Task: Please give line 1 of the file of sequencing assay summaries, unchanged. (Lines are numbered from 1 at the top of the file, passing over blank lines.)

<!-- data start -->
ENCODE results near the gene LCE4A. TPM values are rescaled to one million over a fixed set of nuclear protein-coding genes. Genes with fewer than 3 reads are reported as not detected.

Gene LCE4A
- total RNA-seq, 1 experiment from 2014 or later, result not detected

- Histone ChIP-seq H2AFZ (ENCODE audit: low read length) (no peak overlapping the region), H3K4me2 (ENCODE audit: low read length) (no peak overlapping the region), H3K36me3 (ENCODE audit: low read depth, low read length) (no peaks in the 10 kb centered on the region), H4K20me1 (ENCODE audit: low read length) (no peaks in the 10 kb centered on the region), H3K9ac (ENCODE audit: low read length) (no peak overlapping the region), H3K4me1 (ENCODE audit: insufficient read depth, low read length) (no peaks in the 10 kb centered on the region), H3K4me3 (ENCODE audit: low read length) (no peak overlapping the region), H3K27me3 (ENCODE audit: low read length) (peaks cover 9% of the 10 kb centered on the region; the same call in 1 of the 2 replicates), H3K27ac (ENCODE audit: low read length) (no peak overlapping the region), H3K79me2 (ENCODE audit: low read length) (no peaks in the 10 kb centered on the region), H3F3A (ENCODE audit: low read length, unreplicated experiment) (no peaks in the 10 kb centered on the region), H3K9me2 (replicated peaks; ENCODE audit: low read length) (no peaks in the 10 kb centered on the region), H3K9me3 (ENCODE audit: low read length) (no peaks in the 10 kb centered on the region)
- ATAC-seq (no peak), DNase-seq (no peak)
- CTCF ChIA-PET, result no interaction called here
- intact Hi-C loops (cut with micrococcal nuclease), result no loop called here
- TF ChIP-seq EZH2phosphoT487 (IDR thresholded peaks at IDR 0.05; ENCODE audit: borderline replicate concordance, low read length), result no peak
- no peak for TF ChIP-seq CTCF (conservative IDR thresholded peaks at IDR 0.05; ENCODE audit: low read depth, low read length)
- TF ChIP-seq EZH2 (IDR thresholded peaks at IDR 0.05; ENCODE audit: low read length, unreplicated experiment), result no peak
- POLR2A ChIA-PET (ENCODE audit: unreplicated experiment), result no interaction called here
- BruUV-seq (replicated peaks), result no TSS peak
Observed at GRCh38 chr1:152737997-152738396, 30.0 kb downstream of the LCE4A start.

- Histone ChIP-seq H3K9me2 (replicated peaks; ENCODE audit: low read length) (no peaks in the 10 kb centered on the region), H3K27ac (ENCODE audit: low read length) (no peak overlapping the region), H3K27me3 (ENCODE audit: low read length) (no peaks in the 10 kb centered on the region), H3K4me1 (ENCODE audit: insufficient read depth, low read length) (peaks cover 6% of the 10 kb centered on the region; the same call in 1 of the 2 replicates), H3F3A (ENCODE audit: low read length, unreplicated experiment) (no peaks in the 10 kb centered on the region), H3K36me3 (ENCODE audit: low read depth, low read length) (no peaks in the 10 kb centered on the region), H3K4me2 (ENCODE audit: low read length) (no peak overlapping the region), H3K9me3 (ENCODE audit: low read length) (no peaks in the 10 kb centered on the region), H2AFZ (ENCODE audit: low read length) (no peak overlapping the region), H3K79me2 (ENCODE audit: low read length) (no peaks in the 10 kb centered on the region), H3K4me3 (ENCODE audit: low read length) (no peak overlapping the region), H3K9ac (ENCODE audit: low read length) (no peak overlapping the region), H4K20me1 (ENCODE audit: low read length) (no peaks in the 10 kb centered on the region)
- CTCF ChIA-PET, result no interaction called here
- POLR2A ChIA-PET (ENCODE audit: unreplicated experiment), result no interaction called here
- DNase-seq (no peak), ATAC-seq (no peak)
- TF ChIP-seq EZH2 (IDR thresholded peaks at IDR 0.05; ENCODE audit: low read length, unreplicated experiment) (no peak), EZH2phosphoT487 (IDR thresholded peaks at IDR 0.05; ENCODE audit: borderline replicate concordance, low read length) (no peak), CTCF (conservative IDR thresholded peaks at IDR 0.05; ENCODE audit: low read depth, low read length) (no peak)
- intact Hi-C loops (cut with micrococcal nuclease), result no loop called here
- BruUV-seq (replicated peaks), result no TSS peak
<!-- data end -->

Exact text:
ENCODE results near the gene LCE4A. TPM values are rescaled to one million over a fixed set of nuclear protein-coding genes. Genes with fewer than 3 reads are reported as not detected.